The South still lies about the Civil War. In the course of our conversation, Yacine Kout mentioned something else—an incident that had happened the previous spring at Eastern Randolph High School just outside Asheboro.
On Cinco de Mayo, the annual celebration of Mexico’s defeat of French forces at the Battle of Puebla in 1862, a lot of Hispanic students brought Mexican flags to school. The next day, Kout said, white students brought Confederate flags to school as a message: This is our heritage. The Civil War is like a mountain range that guards all roads into the South: you can’t go there without encountering it. Specifically, you can’t go there without addressing a question that may seem as if it shouldn’t even be a question—to wit: what caused the war? One hundred and fifty years after the event, Americans—at least the vast majority who toil outside academia—still can’t agree.
At the bottom of all of these is one basic question: was the Civil War about slavery, or states’ rights? Popular opinion favors the latter theory. Lessons From McGraw Hill: The Eurocentric Influence on History Textbooks and Classrooms. Earlier this month, McGraw Hill found itself at the center of some rather embarrassing press after a photo showing a page from one of its high-school world-geography textbooks was disseminated on social media.
The page features a seemingly innocuous polychromatic map of the United States, broken up into thousands of counties, as part of a lesson on the country’s immigration patterns: Different colors correspond with various ancestral groups, and the color assigned to each county indicates its largest ethnic representation. The page is scarce on words aside from an introductory summary and three text bubbles explaining specific trends—for example, that Mexico accounts for the largest share of U.S. immigrants today. The recent blunder has to do with one bubble in particular. Pointing to a patch of purple grids extending throughout the country’s Southeast corridor, the one-sentence caption reads: McGraw Hill swiftly did its damage control.
Take the Civil War. Related Video. Why the right hates American history. Sure, the war on education helps Republican lawmakers destroy unions and slash government spending, but it’s our history of progressive change that makes Conservatives hate accurate depictions of our past.
Just think about Social Security, The New Deal, freeing the slaves, or child labor laws… all represent great turning points in our nation that progressives made possible. The fact is, our entire history – from our revolution to healthcare reform – is filled with progressive accomplishments, and it’s hard to sell the Conservative brand to people who know that history. Many of the today’s biggest political issues, like our privacy rights, would not even be up for debate today had it not been for the attack on education.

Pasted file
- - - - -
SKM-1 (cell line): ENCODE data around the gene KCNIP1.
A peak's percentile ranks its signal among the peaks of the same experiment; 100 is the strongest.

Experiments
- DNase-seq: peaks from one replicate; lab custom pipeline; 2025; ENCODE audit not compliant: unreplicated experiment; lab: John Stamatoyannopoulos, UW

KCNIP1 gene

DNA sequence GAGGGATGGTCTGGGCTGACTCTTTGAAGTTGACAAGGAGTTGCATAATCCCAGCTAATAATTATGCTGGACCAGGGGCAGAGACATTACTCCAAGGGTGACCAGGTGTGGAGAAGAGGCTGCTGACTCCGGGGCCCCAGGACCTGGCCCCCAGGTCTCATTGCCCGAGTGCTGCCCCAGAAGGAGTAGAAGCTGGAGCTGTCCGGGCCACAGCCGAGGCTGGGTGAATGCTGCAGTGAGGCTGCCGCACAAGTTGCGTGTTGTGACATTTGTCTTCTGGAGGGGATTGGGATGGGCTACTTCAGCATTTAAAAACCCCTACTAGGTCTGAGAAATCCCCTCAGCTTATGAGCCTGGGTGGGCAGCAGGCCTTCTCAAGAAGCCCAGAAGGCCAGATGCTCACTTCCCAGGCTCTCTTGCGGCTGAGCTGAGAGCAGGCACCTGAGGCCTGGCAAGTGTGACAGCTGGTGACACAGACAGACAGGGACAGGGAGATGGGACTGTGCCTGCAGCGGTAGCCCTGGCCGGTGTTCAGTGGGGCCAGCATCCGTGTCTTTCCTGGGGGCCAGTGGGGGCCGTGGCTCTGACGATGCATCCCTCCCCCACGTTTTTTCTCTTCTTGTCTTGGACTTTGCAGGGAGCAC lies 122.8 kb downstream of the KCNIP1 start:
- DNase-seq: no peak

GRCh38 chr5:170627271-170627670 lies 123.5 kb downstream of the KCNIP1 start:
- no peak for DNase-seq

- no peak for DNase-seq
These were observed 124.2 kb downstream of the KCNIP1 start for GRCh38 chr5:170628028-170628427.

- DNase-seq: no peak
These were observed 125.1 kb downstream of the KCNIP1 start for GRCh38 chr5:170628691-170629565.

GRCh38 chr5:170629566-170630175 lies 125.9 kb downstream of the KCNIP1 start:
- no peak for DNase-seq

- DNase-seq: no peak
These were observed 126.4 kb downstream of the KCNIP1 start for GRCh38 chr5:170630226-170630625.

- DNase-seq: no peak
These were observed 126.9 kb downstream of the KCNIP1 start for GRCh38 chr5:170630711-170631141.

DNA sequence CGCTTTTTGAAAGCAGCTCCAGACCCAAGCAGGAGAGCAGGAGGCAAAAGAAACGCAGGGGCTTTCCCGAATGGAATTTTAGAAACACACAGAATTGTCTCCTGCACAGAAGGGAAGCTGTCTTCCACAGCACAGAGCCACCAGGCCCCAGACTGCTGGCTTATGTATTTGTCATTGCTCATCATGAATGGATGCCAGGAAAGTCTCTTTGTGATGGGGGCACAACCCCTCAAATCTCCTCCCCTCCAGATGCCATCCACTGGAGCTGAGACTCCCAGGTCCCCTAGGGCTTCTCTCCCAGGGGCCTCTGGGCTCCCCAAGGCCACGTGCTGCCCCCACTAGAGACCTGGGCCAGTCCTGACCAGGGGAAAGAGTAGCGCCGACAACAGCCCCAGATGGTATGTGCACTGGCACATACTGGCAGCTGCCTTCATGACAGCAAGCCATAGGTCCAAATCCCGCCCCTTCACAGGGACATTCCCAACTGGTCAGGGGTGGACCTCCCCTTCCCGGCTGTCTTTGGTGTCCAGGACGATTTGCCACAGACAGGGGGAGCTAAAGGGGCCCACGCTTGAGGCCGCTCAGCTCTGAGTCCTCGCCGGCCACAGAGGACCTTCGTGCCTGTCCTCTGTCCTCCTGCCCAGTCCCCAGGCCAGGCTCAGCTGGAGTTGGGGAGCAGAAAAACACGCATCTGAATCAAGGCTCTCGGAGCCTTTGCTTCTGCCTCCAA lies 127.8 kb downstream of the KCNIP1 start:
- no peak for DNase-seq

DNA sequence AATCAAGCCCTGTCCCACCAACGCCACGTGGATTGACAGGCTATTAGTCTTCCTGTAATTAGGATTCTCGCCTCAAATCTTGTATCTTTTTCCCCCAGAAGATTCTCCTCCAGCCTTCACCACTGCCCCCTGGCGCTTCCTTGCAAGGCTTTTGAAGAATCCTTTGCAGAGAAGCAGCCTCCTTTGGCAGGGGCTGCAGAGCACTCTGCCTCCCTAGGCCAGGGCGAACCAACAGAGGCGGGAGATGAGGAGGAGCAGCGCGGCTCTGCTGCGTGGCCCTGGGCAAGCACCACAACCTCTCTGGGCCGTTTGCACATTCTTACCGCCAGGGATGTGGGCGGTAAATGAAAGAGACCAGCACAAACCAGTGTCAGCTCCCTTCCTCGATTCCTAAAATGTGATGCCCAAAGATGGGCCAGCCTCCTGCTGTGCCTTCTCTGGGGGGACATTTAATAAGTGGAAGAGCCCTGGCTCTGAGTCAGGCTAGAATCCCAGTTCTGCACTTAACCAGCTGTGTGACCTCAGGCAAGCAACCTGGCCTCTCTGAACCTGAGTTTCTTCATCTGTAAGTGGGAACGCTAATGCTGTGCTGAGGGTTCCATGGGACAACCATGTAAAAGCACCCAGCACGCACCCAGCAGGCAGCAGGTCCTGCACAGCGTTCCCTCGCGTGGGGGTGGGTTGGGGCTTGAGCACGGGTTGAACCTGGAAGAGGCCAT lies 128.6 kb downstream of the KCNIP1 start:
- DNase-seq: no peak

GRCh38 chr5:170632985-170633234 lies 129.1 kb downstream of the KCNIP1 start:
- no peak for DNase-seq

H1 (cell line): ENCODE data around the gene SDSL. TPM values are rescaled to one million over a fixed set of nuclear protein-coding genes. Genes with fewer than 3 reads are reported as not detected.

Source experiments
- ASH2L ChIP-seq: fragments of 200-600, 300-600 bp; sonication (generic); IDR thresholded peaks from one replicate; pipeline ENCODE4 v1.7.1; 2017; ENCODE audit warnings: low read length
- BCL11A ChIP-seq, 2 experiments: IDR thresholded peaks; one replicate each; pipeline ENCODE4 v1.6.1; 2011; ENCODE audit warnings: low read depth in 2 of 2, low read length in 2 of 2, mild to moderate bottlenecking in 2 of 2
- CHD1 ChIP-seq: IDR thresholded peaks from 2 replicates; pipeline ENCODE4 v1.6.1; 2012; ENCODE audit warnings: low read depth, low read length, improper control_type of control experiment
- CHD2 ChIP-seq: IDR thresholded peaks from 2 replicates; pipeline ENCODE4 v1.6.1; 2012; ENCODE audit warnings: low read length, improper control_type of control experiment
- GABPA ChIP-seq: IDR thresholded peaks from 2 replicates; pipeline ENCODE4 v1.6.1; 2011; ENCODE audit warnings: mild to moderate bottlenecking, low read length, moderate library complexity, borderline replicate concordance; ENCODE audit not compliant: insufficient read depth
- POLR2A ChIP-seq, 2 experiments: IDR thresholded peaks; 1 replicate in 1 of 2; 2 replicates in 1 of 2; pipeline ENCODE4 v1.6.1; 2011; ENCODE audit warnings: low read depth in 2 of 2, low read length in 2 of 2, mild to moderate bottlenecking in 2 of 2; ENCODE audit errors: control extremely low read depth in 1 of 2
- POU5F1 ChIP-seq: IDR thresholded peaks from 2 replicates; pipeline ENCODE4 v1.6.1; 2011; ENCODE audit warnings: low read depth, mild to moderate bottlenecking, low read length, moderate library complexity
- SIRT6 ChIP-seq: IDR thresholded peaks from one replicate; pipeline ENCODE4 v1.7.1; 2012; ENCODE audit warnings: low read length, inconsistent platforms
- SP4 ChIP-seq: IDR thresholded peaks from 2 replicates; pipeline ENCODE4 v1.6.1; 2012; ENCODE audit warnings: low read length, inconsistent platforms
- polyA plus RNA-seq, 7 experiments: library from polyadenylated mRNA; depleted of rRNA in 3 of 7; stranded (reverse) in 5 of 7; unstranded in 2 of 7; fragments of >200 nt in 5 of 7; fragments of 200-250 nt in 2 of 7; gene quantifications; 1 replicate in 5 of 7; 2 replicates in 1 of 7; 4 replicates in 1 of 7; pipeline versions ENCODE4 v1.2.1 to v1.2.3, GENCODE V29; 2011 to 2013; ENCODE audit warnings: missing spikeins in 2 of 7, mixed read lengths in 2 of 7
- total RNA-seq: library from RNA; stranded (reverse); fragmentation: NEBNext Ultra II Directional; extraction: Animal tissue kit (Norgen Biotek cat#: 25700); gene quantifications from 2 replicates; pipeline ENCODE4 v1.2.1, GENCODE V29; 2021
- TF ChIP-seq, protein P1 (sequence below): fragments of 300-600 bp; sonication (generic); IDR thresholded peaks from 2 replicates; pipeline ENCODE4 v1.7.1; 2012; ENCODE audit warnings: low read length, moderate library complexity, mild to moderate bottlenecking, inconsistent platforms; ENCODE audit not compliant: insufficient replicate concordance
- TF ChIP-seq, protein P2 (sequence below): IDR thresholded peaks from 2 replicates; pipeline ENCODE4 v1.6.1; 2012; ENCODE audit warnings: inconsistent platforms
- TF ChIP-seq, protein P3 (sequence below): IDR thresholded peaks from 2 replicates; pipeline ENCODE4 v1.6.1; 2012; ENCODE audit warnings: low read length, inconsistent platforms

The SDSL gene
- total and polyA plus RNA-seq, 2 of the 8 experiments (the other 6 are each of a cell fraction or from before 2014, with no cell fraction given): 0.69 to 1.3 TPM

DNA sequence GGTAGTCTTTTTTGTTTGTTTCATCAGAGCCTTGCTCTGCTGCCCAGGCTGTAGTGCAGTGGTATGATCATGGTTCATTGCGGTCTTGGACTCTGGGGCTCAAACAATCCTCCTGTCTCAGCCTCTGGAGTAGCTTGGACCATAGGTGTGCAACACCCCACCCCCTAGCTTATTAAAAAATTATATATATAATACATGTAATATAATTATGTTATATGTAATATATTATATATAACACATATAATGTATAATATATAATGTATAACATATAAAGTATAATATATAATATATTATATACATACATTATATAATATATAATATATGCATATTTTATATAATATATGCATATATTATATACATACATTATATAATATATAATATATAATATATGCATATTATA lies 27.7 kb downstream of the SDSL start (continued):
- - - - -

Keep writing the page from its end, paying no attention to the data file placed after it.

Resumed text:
If more Americans had had a strong understanding of our history, George W. Bush and Dick Cheney would have never been able to pull off the Patriot Act. Thomas Jefferson recognized that education is vital to a functioning Democratic Republic. The right’s big history lie: Reagan, Disney, Vietnam and the war to redefine America. History was all the rage for late-twentieth-century Americans.
Genealogical research became increasingly common, museum and monument construction boomed, and Civil War reenactment mushroomed into a veritable national pastime. In 1995 the A&E Television Networks launched the History Channel, which immediately drew high ratings for a programming schedule that included a hefty dose of shows about World War II, particularly about Hitler. The Walt Disney Company sought to cash in on this obsession in the early 1990s with a theme park dedicated to American history.
Disney’s America was to have been part heritage, part amusement, a mix of “serious” and “fun.” Similar to other living history museums such as Colonial Williamsburg, Disney’s America was to simulate momentous events in American history. The Disney history flap demonstrated that although Americans were taking an extraordinary interest in the nation’s past, they disagreed fervently about how it should be represented. Anti-Intelectualism. Education & The class war. Black Media to Take Another Hit? The Potential Sale of Howard University's WHUT Considered.